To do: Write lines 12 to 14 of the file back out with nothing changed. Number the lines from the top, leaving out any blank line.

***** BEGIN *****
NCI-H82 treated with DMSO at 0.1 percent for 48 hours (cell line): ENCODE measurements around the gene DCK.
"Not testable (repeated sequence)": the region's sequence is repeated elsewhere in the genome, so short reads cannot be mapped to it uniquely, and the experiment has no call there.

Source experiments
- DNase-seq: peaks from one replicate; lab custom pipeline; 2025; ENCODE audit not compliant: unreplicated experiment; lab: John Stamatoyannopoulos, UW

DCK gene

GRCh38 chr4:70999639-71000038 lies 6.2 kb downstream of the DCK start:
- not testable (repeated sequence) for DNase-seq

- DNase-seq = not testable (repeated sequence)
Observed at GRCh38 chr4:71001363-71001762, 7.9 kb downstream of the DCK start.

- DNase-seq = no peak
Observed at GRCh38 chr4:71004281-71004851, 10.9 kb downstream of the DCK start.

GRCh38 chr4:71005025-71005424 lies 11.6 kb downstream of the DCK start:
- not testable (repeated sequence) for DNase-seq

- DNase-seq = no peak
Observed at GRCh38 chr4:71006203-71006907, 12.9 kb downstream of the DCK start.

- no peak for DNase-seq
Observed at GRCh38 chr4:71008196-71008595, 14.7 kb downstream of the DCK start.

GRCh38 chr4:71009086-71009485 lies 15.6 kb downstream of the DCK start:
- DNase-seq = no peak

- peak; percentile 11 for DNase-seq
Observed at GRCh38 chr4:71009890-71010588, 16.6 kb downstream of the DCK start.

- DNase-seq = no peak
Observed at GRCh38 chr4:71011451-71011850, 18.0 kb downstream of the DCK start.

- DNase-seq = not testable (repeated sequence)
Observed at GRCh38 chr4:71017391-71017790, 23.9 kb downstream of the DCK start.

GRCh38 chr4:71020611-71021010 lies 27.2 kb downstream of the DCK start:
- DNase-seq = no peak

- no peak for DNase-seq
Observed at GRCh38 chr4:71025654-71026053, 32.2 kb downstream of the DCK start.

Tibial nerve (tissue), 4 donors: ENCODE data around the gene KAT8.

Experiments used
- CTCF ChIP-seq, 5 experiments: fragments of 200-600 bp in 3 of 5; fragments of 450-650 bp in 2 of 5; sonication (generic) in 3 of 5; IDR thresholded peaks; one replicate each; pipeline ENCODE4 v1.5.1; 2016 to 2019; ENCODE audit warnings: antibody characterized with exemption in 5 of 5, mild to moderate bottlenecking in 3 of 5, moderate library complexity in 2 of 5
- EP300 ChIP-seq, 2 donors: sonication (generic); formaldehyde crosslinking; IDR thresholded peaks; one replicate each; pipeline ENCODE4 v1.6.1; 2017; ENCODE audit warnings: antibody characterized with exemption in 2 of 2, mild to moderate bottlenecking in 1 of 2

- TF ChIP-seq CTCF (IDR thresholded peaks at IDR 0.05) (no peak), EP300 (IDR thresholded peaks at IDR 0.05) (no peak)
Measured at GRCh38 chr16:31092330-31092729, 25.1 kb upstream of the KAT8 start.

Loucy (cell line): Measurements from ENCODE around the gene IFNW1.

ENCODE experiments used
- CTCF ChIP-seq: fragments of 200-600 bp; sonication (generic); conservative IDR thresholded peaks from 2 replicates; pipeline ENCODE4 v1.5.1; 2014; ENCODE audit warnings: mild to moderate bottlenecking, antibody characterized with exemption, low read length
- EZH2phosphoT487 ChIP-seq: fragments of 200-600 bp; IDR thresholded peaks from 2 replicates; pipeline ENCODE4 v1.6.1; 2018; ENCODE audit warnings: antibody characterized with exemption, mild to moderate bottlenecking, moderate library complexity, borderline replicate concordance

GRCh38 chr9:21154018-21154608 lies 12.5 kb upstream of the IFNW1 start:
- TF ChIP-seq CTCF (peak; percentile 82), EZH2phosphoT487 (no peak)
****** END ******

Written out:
GRCh38 chr4:71005025-71005424 lies 11.6 kb downstream of the DCK start:
- not testable (repeated sequence) for DNase-seq

- DNase-seq = no peak